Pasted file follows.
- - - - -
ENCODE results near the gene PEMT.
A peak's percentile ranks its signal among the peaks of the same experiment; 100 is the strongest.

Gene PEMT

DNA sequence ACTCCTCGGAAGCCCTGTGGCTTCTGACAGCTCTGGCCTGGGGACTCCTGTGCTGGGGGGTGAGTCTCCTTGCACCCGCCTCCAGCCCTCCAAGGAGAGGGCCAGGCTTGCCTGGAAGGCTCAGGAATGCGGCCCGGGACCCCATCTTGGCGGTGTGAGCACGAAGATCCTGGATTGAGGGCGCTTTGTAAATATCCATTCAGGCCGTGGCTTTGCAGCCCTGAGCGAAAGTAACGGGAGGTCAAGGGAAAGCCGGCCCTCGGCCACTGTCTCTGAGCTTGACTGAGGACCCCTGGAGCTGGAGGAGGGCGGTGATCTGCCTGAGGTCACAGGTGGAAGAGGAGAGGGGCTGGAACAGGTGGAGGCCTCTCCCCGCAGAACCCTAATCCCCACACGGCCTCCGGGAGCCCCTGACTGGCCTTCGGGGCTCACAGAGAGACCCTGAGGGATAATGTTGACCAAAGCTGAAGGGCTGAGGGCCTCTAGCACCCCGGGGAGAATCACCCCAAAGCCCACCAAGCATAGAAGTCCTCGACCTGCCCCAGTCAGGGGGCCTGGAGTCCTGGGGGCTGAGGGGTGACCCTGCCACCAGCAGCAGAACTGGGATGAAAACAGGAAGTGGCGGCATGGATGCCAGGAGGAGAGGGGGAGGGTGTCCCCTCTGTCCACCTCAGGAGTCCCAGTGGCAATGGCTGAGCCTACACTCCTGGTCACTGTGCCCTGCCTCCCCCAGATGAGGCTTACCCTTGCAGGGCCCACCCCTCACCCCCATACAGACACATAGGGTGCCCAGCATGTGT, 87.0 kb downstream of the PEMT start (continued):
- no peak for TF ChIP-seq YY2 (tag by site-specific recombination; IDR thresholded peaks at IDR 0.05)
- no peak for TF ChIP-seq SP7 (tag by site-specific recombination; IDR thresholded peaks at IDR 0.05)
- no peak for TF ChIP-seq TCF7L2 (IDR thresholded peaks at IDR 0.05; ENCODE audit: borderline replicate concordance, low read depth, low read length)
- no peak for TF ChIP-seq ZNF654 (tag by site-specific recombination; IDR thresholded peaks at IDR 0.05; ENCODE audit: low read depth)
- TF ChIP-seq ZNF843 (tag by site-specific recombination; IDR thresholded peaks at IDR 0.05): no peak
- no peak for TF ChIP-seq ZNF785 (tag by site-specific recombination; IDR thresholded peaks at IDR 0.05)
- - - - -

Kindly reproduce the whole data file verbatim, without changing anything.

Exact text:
ENCODE results near the gene PEMT.
A peak's percentile ranks its signal among the peaks of the same experiment; 100 is the strongest.

Gene PEMT

DNA sequence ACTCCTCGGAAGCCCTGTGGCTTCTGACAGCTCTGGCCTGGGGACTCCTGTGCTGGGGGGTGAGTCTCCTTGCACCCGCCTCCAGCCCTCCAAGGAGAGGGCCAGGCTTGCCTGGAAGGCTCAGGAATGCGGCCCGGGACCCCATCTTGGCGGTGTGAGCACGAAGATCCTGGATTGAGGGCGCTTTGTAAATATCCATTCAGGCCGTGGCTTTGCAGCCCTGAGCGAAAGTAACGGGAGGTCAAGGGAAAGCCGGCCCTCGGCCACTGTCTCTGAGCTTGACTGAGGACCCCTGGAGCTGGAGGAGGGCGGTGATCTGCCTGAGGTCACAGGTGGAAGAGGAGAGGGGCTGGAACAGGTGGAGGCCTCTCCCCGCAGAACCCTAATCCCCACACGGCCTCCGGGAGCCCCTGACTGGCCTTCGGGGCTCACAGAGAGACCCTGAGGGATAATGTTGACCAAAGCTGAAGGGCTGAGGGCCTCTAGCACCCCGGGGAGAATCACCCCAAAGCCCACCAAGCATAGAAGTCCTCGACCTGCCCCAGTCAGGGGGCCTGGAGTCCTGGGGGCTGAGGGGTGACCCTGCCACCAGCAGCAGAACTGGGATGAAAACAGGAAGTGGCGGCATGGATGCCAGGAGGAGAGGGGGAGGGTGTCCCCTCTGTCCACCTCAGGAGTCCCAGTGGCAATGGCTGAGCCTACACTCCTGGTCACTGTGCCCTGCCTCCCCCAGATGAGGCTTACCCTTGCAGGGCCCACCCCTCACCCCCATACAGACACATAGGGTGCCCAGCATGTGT, 87.0 kb downstream of the PEMT start (continued):
- no peak for TF ChIP-seq YY2 (tag by site-specific recombination; IDR thresholded peaks at IDR 0.05)
- no peak for TF ChIP-seq SP7 (tag by site-specific recombination; IDR thresholded peaks at IDR 0.05)
- no peak for TF ChIP-seq TCF7L2 (IDR thresholded peaks at IDR 0.05; ENCODE audit: borderline replicate concordance, low read depth, low read length)
- no peak for TF ChIP-seq ZNF654 (tag by site-specific recombination; IDR thresholded peaks at IDR 0.05; ENCODE audit: low read depth)
- TF ChIP-seq ZNF843 (tag by site-specific recombination; IDR thresholded peaks at IDR 0.05): no peak
- no peak for TF ChIP-seq ZNF785 (tag by site-specific recombination; IDR thresholded peaks at IDR 0.05)